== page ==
The aforementioned “Mongrel Heart” blends seamlessly into the album’s final stop.  “The Mall & Misery” is an exercise in perfect timing, another gorgeous mixture of beautiful acoustic guitars, lush harmonies, and a bed of beats and other synthesized sounds.  “Use your intuition; it’s all you’ve got,” Mercer declares.  Every lyric resource on the Internet seems to disagree with me, but I read the refrain as “I know what I know will not fill a thimble.”  I won’t even share what the misconception (?) is; I’m quite attached to what I’ve heard.  At the close of the stylistic odyssey that is Broken Bells, what a fitting final thought.

All in all, Broken Bells’ self-titled debut is a sharp, vivid album that presents a series of interesting lyrics and sounds mostly by way of tight but thoughtful little pop songs, the pieces which work together to form a greater whole.

And that’s more than enough to hook me.

The Weekend Review: March 2012 Report

Originally posted 2012-06-03 07:59:23. Republished by Blog Post Promoter

Wrecking Ball (Bruce Springsteen)

Producer: Ron Aniello & Bruce Springsteen

Released: March 5, 2012

Rating:  2 / 5 stars

Top Two Tracks: “We Take Care of Our Own” & “This Depression”

Diverging from the string of excellent albums Springsteen has been releasing steadily since his return from a seven year hiatus (with 2002’s The Rising), Wrecking Ball comes across as a bunt where his past several albums have felt more like full-force swings aimed at the fences.  It’s not so much that this is a bad album: it is, just as disappointingly, a mediocre album.  Most songs fall into one beat from the opening bars on, often establishing a chorus line that becomes the repetitive chant throughout.  There are standouts, such as the album opener “We Take Care of Our Own” and “This Depression.”  And, of course, the tone and textures of Springsteen’s Americana sound are impressively rendered, incorporating acoustic and electric elements intermittently, as well as choir-style background singers (see: “Shackled and Drawn” to begin with) and other cultural textures (see: Death to My Hometown, itself perhaps a frown of an update to his 1985 hit “My Hometown,” then the seventh top ten hit off Born in the U.S.A.).  Still, these elements are not enough to lift Wrecking Ball into any real sense of artistic accomplishment, nor does it live up to the rock music energy and promise of the Bruce Springsteen & the E-Street Band performance of “We Take Care of Our Own” at the Grammys earlier this year.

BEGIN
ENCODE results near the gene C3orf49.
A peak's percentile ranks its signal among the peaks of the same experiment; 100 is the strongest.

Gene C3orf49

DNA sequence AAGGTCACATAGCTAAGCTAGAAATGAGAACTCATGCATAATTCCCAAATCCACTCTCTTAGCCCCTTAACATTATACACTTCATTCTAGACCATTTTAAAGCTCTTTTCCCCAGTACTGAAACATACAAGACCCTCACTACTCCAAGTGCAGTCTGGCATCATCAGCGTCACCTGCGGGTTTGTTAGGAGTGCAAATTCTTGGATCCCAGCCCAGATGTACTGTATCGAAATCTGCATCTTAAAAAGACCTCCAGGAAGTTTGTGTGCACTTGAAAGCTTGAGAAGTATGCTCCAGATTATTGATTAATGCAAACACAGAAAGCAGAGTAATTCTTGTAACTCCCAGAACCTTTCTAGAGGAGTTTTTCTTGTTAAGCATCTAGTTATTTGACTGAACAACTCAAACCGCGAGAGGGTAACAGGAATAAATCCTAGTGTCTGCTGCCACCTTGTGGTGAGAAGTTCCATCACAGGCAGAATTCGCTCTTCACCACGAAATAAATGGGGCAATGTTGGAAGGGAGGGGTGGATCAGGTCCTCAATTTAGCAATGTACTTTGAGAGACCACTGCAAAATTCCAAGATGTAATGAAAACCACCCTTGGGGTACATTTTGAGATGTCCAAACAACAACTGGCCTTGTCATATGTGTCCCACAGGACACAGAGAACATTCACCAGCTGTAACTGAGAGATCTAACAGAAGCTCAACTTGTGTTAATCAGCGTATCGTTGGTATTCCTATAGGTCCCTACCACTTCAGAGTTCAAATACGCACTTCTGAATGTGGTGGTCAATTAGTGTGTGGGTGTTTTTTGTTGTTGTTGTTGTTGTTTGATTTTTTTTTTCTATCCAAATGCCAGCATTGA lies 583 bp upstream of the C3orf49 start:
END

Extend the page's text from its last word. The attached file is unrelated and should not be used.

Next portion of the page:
Port of Morrow (The Shins)

Producer: Greg Kurstin & James Mercer

Released: March 20, 2012

Rating:  4 / 5 stars

Top Two Tracks: “Simple Song” & “No Way Down”

Fresh off his 2010 collaboration with Danger Mouse as the indie duo Broken Bells, James Mercer returns with the Shins to deliver an alt pop/rock punch in Port of Morrow.  From the fast-paced opener “Rifle’s Spiral” to the lead single and album standout “Simple Song,” through three more excellent though more understated tracks, to the second standout “No Way Down” (which, unlike “Simple Song,” requires little warm-up to get up to full speed), and up to the subsequent ballad “For A Fool” and then the quirky, sonically unique “Fall of ’82,” finally arriving at the penultimate “40 Mark Strasse,” there isn’t a clunker in the set.  The final track feels, like so many title tracks throughout history, like a bonus track or a tack-on rather than a full member of the record.  The Shins are certainly guilty of finding a sound and falling into it, destined to draw claims of “the Shins are a good song,” and yet when you like the sound – as I certainly do – it’s difficult to criticize the nine tracks of gorgeous, bright, modern alt rock music that await you on Port of Morrow.

Danger Mouse & Sparklehorse’s “Dark Night of the Soul” (2010) – The Weekend Review

Originally posted 2010-07-17 12:31:19. Republished by Blog Post Promoter

By Chris Moore:

RATING:  3.5 / 5 stars

For over a decade, Brian Burton has made it his business to strike up some of the most unique alliances between artists and genres, and the results have, to a surprising degree, been both fascinating and entertaining.

Anyone who knows music knows that one or the other is fairly simple to achieve; any project able to be described by both modifiers is impressive.